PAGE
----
Self-compassionate people are more likely to make positive changes in their lives and also to learn and grow for intrinsic, not social, reasons. Because they aren’t so hard on themselves, self-compassionate people are often able to change behavior after mistakes and take on new challenges
Why Self-Compassion Can Be Productive in Making Health Decisions
Many, many of my friends have made the decision to go on diets at one point or another. Some of them make lists of forbidden foods and beat themselves up when they eat something on the list. Others make a conscious choice to eat healthier but enjoy the occasional French fry. Usually, the latter does better, and self-compassion might be the reason why.
One study looked at the eating habits of restrained (dieting) and unrestrained eaters. Participants were told to drink a certain number of milkshakes — zero, one, or two — and then were told to eat as much ice cream as they wanted in a taste test. Unrestrained eaters amount of ice cream consumption was related fullness; those who drank more milkshakes, ate less ice cream. But restrained eaters who drank milkshakes tended to eat more ice cream than those who didn’t drink milkshakes (Journal of Social and Clinical Psychology).
This led to another experiment where college women were asked to eat donuts in a taste test. Some were given the message that “Everyone eats unhealthily sometimes, and everyone in this study eats this stuff, so I don’t think there’s any reason to feel really bad about it.” Next, the women were told to eat as much candy as they wanted in a taste test. Those who’d received a self-compassionate message ate less candy.
Other studies have shown that frequent dieters tend to overeat unhealthy foods and the reason might be guilt. Those who practice self-compassion feel less distress and are less likely to emotional eat.
High self-compassion seems to be a more important quality than high self-esteem. While high self-esteem can have negative consequences, such as narcissism, high self-compassion can help individuals accept their mistakes and flaws and move past them. So, instead of having a reel of negative dialogue, self-compassionate people tend to acknowledge that it’s OK to fail or have bad things happen. This allows them to accept responsibility, take on new challenges, and learn and grow without social comparisons and pressure.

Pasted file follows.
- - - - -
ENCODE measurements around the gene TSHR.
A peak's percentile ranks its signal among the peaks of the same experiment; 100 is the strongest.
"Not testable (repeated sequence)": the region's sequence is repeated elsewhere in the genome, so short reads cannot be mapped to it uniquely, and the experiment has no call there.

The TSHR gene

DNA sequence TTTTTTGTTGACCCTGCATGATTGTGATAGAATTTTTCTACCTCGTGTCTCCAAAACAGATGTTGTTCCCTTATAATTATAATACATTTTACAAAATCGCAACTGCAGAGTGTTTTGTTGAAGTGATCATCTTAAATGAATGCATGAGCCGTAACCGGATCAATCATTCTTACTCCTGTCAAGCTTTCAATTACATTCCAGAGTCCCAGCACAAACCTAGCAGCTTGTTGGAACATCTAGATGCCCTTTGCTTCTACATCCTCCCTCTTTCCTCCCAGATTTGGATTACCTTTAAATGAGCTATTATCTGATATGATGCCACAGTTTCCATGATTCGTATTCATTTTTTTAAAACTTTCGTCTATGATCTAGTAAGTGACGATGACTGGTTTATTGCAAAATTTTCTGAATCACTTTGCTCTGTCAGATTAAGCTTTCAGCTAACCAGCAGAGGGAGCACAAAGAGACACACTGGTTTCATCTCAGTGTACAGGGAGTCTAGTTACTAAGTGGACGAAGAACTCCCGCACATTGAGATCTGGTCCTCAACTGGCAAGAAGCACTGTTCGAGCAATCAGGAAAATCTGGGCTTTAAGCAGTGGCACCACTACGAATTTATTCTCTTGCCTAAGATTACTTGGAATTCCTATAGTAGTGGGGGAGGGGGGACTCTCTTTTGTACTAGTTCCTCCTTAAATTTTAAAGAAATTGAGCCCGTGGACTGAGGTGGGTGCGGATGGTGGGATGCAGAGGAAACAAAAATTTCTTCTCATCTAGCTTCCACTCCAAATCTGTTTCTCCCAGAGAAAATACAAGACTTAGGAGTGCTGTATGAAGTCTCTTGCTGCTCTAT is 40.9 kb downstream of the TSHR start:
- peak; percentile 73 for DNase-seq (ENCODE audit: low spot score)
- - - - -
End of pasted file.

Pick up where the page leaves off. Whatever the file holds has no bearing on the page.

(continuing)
It’s definitely worthwhile to consider how all of us could become more accepting of our mistakes and take a self-compassionate approach. Consider changing your internal reel of dialogue so that next time, instead of thinking, “I screwed up, and so I’m not worthwhile, etc.” you think, “I made a mistake, which is something that happens to everyone, and it’s OK.” This might actually give you a better perspective and allow you to persevere through problems.
Editor and Contributing Writer Natalie K. Bell spent years mining the depths of the Internet, asking doctors absurd questions, and experiencing the unfortunate trial-and-error of adolescence to accumulate beauty and make-up knowledge. Natalie holds a degree in English Writing and Cultural Anthropology. She enjoys cooking and eating exotic food, spoon collecting, both high-brow and trashy literature, unrealistic romantic comedies, bad horror movies, and vintage jewelry.View all Natalie Bell posts.